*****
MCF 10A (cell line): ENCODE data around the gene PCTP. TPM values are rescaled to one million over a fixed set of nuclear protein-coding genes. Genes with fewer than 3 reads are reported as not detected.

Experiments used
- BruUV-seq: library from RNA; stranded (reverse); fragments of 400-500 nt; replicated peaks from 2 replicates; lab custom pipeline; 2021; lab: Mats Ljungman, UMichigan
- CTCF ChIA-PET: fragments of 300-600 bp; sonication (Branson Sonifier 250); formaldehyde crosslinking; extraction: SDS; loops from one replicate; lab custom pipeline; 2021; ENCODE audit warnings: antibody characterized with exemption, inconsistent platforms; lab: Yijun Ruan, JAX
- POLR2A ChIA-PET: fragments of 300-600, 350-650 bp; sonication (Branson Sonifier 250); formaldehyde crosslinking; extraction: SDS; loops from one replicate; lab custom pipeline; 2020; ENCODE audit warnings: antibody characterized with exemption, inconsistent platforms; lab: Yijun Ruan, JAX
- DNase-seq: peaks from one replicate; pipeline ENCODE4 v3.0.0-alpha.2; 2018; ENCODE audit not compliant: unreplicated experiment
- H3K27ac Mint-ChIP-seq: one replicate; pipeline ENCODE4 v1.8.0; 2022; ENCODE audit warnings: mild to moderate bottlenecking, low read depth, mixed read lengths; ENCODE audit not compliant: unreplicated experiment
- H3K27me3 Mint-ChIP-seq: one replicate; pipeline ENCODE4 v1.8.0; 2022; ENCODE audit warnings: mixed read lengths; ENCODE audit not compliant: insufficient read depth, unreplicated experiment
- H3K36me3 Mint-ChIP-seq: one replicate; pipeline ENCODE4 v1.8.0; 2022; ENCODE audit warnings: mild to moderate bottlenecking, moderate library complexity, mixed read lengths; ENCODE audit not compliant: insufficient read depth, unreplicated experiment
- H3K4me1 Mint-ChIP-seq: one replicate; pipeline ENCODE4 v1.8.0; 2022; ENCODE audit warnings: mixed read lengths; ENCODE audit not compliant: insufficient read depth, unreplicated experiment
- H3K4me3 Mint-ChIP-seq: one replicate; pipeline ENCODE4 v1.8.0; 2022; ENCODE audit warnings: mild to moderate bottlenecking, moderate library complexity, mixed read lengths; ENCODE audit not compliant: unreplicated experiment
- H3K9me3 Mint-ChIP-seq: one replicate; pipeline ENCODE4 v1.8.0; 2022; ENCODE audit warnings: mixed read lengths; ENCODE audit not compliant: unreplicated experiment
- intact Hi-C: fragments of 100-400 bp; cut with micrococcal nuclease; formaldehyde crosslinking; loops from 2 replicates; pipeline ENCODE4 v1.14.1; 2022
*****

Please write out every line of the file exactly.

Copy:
MCF 10A (cell line): ENCODE data around the gene PCTP. TPM values are rescaled to one million over a fixed set of nuclear protein-coding genes. Genes with fewer than 3 reads are reported as not detected.

Experiments used
- BruUV-seq: library from RNA; stranded (reverse); fragments of 400-500 nt; replicated peaks from 2 replicates; lab custom pipeline; 2021; lab: Mats Ljungman, UMichigan
- CTCF ChIA-PET: fragments of 300-600 bp; sonication (Branson Sonifier 250); formaldehyde crosslinking; extraction: SDS; loops from one replicate; lab custom pipeline; 2021; ENCODE audit warnings: antibody characterized with exemption, inconsistent platforms; lab: Yijun Ruan, JAX
- POLR2A ChIA-PET: fragments of 300-600, 350-650 bp; sonication (Branson Sonifier 250); formaldehyde crosslinking; extraction: SDS; loops from one replicate; lab custom pipeline; 2020; ENCODE audit warnings: antibody characterized with exemption, inconsistent platforms; lab: Yijun Ruan, JAX
- DNase-seq: peaks from one replicate; pipeline ENCODE4 v3.0.0-alpha.2; 2018; ENCODE audit not compliant: unreplicated experiment
- H3K27ac Mint-ChIP-seq: one replicate; pipeline ENCODE4 v1.8.0; 2022; ENCODE audit warnings: mild to moderate bottlenecking, low read depth, mixed read lengths; ENCODE audit not compliant: unreplicated experiment
- H3K27me3 Mint-ChIP-seq: one replicate; pipeline ENCODE4 v1.8.0; 2022; ENCODE audit warnings: mixed read lengths; ENCODE audit not compliant: insufficient read depth, unreplicated experiment
- H3K36me3 Mint-ChIP-seq: one replicate; pipeline ENCODE4 v1.8.0; 2022; ENCODE audit warnings: mild to moderate bottlenecking, moderate library complexity, mixed read lengths; ENCODE audit not compliant: insufficient read depth, unreplicated experiment
- H3K4me1 Mint-ChIP-seq: one replicate; pipeline ENCODE4 v1.8.0; 2022; ENCODE audit warnings: mixed read lengths; ENCODE audit not compliant: insufficient read depth, unreplicated experiment
- H3K4me3 Mint-ChIP-seq: one replicate; pipeline ENCODE4 v1.8.0; 2022; ENCODE audit warnings: mild to moderate bottlenecking, moderate library complexity, mixed read lengths; ENCODE audit not compliant: unreplicated experiment
- H3K9me3 Mint-ChIP-seq: one replicate; pipeline ENCODE4 v1.8.0; 2022; ENCODE audit warnings: mixed read lengths; ENCODE audit not compliant: unreplicated experiment
- intact Hi-C: fragments of 100-400 bp; cut with micrococcal nuclease; formaldehyde crosslinking; loops from 2 replicates; pipeline ENCODE4 v1.14.1; 2022